A year and a week after Hurricane Katrina ravaged oil and gas production in the Gulf of Mexico, Chevron (the second-largest oil company in the United States) and two of its partners announced a deepwater discovery in the Gulf that will generate between 3 billion and 15 billion barrels’ worth of oil and gas reserves. Industry experts said the discovery will likely prove to be the largest in the United States since oil was found nearly 40 years ago in Alaska’s Prudhoe Bay.
In an industry well known for its “gigantism,” and increasingly so in recent years, the breakthrough in the Gulf of Mexico is stunning. Sounding like an Olympics press release summarizing the performance of American swimmers, Chevron boasted in its announcement that “more than a half-dozen deepwater world records [were] set,” culminating in the drilling of the Jack #2 well.
“This is frontier stuff,” Daniel Yergin, the author of “The Prize: The Epic Quest for Oil, Money and Power” and the president of Cambridge Energy Research Associates, told the New York Times. “This would have been unthinkable 10 years ago, but the technology keeps advancing.” His firm has estimated that production in the Gulf’s deepwater area could reach 800,000 barrels a day within seven years. Crude-oil output in Alaska, by way of comparison, peaked at 2 million barrels per day in 1988 and totaled nearly 900,000 barrels a day last year.
Located in the Gulf of Mexico 270 miles southwest of New Orleans and 175 miles offshore, the Jack #2 well was drilled to a total depth of 28,175 feet (more than 5.25 miles). The drill pipe descends first through 7,000 feet of water and then another 21,000 feet below the sea floor. Costing more than $100 million, the Jack #2 well extends through numerous rock and salt formations hundreds of feet thick and between 24 million and 65 million years old. Geologists estimate that the sediments date to the Eocene epoch of the lower Tertiary period. Appropriately, in the current context, Eocene comes from the Greek words ceno (new) and eos (dawn).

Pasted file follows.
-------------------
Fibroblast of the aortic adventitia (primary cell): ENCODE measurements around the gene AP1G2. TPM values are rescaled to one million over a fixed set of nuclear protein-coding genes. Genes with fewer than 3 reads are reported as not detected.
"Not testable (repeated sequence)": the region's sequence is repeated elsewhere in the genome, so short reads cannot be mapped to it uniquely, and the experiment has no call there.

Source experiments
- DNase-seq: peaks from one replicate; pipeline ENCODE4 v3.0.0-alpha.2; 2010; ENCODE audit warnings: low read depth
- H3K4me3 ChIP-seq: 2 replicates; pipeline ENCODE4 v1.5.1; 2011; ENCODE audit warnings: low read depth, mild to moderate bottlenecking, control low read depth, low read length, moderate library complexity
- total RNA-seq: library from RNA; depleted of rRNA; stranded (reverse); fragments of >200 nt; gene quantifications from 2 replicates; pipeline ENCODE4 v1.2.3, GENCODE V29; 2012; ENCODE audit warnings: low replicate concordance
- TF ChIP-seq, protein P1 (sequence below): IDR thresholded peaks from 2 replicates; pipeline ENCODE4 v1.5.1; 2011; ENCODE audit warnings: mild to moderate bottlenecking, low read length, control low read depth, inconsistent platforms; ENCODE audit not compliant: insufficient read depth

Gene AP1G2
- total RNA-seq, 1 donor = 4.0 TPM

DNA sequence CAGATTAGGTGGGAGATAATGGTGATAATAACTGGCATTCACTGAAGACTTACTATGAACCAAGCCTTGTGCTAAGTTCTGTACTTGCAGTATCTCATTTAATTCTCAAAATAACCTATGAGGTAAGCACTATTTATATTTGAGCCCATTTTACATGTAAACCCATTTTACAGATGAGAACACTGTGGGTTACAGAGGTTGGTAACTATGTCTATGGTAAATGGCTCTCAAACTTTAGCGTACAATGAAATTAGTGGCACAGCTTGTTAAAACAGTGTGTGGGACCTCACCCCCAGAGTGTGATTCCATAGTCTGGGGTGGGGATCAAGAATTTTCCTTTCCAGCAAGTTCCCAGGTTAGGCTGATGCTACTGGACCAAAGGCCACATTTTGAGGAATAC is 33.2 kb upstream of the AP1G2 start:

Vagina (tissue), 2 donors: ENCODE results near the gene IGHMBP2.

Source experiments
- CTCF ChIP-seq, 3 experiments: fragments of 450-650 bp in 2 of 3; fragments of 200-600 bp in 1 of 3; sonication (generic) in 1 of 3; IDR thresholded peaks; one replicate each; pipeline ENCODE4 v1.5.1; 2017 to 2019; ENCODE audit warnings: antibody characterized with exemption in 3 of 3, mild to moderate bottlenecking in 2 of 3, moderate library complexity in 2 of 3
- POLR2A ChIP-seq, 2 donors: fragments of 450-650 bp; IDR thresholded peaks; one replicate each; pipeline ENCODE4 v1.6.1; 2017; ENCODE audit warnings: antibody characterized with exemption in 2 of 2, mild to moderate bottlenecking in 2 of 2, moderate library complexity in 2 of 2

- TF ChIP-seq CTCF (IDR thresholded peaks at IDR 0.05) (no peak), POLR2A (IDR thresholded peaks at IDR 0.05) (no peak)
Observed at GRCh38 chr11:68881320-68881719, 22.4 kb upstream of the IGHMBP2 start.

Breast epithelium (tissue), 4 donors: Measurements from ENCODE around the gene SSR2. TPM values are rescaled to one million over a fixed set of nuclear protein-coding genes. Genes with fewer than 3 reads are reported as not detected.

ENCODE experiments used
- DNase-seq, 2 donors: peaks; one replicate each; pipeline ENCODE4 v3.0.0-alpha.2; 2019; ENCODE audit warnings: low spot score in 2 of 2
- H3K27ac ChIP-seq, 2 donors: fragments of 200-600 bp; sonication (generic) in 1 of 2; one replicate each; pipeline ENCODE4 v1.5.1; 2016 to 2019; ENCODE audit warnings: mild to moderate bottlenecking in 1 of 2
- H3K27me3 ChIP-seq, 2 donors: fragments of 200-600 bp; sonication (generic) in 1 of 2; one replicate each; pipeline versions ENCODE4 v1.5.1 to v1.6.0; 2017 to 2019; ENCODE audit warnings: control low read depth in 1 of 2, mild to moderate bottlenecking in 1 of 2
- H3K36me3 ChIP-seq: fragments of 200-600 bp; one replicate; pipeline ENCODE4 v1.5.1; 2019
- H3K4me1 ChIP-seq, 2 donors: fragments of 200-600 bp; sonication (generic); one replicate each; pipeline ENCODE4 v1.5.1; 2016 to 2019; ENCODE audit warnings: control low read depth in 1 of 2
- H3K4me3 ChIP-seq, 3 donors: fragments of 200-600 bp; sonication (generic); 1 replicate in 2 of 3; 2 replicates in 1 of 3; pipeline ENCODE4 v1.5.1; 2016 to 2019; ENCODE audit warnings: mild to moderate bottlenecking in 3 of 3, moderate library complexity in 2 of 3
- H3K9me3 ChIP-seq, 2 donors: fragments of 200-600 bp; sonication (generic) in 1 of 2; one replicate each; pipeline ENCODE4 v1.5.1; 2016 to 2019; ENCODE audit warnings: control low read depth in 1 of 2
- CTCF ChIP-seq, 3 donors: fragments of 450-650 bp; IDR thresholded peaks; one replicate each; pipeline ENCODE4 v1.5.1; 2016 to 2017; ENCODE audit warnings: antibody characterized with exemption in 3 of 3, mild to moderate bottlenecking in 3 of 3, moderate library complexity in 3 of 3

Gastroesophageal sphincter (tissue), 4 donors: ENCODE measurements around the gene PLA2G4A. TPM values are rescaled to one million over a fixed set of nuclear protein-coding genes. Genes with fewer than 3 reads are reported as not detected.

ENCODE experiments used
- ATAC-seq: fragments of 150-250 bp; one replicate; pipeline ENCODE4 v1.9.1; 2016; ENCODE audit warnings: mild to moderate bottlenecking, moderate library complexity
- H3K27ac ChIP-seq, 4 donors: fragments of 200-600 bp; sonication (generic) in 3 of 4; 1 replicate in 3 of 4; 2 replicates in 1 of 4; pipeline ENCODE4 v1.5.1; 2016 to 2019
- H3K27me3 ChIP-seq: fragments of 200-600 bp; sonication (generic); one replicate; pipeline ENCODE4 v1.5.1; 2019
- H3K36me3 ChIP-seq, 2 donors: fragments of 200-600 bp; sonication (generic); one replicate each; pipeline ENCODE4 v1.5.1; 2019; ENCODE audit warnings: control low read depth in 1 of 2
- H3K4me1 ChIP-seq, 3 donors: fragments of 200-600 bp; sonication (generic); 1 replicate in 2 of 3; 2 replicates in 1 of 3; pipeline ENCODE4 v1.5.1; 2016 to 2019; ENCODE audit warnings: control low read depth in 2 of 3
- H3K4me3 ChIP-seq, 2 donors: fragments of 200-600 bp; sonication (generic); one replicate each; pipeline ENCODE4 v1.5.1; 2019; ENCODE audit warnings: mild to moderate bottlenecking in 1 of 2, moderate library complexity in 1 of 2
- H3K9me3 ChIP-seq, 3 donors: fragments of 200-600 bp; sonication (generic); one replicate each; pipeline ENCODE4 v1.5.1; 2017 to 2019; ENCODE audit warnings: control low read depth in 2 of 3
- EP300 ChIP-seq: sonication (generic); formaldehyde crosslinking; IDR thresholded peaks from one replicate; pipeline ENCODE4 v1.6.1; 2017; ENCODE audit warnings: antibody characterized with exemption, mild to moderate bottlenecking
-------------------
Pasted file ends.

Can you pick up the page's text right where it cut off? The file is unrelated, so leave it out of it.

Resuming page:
With U.S. proved oil reserves estimated to be between 21.4 billion barrels (according to the U.S. Energy Information Administration) and 29.3 billion barrels (BP Statistical Review), the upper limit (15 billion barrels) of Chevron’s deepwater discovery would increase U.S. proved oil reserves between 50 and 70 percent. That’s a big jump, but by Middle East standards the United States remains in big oil’s minor leagues. Saudi Arabia, according to Oil and Gas Journal, has 267 billion barrels of proved oil reserves. Other major reserves in the Middle East include Iran’s 133 billion barrels, Iraq’s 115 billion barrels, Kuwait’s 104 billion barrels and United Arab Emirates’ 98 billion barrels.
Including an estimated 175 billion barrels of oil locked in Alberta’s tar sands, which are extremely costly to develop, Canada’s oil reserves approach 180 billion barrels. Most Middle Eastern oil can be produced for well under $5 per barrel. However, like Canada’s tar sands, the deepwater oil reserves discovered by Chevron will require a price of at least $40 per barrel, industry experts have estimated.
Devon Energy of Oklahoma is one of Chevron’s deepwater partners (the other is Norway’s Statoil, which along with Devon has a 25 percent share, with Chevron owning 50 percent), and estimates that a deepwater production facility in the Gulf would cost as much as $500 million. In addition, wells would cost up to $120 million each. Having earned $8.35 billion in profits during the first six months of 2006, Chevron clearly has the financial capital to pursue these investments, even if it must reduce its plans to spend $5 billion this year buying back its stock to boost its share price.
The deepwater Gulf discovery must be put in another context. At the rate of 20.5 million barrels per day, the United States consumes 7.5 billion barrels of petroleum each year. Through July, for the first time in history, the United States imported more than 14 million barrels of petroleum a day for three months in a row. That import rate exceeds 5 billion barrels a year; each barrel contains 42 gallons. At its upper limit of 15 billion barrels, Chevron’s discovery in the Gulf’s deep water represents the equivalent of total U.S. consumption for only two years and U.S. petroleum imports for only three years.
While deepwater exploration in the Gulf of Mexico will clearly not eliminate U.S. dependence on foreign oil suppliers; it will reduce it. For that reason, more offshore areas, including along the Atlantic and Pacific coasts and the Gulf close to the Florida coast must be opened for exploration. An energy bill passed by the House makes great strides in this direction, while a Senate-passed bill is limited to 8.3 million acres in the Gulf.
To fully exploit the remarkable technology developed by the oil companies, and to further reduce America’s dependence on foreign suppliers, we must search for oil everywhere it is likely to be found, and that includes Alaska’s Arctic National Wildlife Refuge, where an estimated 10 billion barrels are located. In the light of Chevron’s recent discovery, the House’s more expansive offshore-drilling bill has now become far superior to the Senate’s.